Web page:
Skin Cancer Reconstruction
Skin grafts are often employed after Mohs surgery. Mohs surgery is a surgical technique used to treat skin cancer. During Mohs surgery, thin layers of cancer-containing skin are removed until only cancer-free tissue is left.
Skin grafting can reduce the course of treatment needed and improve the function and appearance of the area of the body where the graft is placed. There are two types of skin grafts; the more common type is partial thickness skin graft where a thin layer is removed from a healthy part of the body (the donor section) or a full thickness skin graft, where a full-thickness layer is removed from the donor section. A full thickness skin graft is more risky, in terms of the body accepting the skin but leaves only a scar line on the donor section. For full thickness skin grafts, the donor section will often heal much more quickly than the injury and is less painful than a partial thickness skin graft.
Flap surgery is a piece of tissue that is still attached to the body by a major artery and vein or at its base. This piece of tissue with its attached blood supply is used in reconstructive surgery by being set into a recipient site (injured area onto which a flap or graft is placed). Sometimes, the flap is comprised of skin and fatty tissue only, but a flap may also include muscle and cartilage from the donor site (the area from which the flap is raised).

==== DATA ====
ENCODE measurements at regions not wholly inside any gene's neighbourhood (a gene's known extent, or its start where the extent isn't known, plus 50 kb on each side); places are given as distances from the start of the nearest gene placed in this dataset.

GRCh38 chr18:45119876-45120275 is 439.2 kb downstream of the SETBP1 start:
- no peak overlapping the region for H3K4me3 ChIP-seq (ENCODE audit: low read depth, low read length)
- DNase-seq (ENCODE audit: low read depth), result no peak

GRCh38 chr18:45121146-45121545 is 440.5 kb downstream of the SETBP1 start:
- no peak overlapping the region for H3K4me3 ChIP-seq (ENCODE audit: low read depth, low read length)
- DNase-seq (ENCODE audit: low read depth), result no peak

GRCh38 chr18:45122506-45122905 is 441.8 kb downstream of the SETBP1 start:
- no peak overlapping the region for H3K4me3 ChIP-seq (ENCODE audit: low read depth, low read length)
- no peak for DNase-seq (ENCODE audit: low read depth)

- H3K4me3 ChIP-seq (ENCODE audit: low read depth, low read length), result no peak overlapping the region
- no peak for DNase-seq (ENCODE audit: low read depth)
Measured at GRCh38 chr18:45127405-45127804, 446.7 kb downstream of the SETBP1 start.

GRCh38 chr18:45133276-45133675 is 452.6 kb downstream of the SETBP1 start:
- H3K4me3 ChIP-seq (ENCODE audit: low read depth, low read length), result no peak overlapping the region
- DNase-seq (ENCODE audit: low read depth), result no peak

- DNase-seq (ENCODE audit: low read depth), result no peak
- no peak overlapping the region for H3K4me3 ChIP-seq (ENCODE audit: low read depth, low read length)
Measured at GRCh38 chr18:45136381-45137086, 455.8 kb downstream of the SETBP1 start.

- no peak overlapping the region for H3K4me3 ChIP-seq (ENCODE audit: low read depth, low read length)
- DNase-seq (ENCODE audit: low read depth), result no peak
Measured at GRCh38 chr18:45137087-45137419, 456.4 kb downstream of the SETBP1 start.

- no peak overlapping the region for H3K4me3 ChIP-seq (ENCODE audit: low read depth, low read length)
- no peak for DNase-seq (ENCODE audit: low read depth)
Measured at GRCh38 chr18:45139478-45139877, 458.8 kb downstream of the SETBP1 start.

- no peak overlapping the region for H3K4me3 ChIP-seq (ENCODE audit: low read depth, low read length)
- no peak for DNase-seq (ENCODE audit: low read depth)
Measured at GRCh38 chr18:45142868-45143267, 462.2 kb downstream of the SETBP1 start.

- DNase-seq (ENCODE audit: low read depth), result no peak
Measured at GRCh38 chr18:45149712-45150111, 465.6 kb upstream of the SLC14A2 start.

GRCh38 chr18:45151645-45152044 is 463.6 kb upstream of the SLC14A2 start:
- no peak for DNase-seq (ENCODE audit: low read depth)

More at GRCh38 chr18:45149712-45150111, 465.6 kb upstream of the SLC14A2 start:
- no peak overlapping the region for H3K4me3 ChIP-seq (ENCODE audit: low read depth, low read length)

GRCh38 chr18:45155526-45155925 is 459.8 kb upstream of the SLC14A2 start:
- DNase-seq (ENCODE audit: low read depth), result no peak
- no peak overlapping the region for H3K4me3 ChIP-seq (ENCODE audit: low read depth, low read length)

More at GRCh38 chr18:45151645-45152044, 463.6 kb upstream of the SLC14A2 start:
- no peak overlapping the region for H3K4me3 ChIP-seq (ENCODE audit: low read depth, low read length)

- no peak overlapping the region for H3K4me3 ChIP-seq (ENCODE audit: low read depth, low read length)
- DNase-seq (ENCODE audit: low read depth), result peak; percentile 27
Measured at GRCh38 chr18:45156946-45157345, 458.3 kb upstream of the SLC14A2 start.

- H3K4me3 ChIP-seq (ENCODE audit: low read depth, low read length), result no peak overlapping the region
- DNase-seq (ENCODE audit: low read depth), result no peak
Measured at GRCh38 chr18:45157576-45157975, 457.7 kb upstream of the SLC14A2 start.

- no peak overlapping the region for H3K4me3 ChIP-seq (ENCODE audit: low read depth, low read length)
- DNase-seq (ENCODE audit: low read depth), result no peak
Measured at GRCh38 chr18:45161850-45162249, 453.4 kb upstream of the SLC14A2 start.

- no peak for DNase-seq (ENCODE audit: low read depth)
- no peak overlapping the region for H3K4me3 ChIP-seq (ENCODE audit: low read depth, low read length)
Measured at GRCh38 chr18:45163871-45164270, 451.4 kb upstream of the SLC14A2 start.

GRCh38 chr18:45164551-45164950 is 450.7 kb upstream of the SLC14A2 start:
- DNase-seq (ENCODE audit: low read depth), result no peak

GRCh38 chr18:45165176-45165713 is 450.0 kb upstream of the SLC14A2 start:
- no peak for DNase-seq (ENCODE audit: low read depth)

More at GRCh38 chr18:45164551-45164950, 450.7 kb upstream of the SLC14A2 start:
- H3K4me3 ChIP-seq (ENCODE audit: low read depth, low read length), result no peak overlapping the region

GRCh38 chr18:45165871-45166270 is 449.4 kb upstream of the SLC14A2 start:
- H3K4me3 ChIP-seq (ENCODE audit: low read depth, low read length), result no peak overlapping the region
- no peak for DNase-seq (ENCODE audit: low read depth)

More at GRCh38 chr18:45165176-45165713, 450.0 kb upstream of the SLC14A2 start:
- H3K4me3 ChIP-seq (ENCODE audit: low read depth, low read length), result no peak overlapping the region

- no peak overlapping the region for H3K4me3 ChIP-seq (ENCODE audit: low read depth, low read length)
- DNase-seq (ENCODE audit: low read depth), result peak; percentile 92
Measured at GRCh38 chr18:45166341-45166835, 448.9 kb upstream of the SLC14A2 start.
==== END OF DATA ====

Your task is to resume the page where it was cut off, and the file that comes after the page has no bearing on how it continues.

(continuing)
Adjacent Tissue Transfer
Adjacent tissue transfer involves moving healthy skin to replace damaged skin. When done on the face, this procedure requires an expert’s touch and experience. The physicians at Desert Cliffs Surgery Center are leaders in the field of facial adjacent tissue transfer. If you have recently undergone skin cancer treatment and are struggling with scars or disfigurement, talk to your physician today about what adjacent tissue transfer at Desert Cliffs Surgery Center can do for you.
The physicians at Desert Cliffs Surgery Center are experts in performing linear closures. In fact, it’s our most common procedure. When performing a linear closure, the physician shapes the wound so that it can be closed along a single line. He or she then utilizes sutures to bring the facial tissue together. The result is a thin closure that heals without leaving scarring.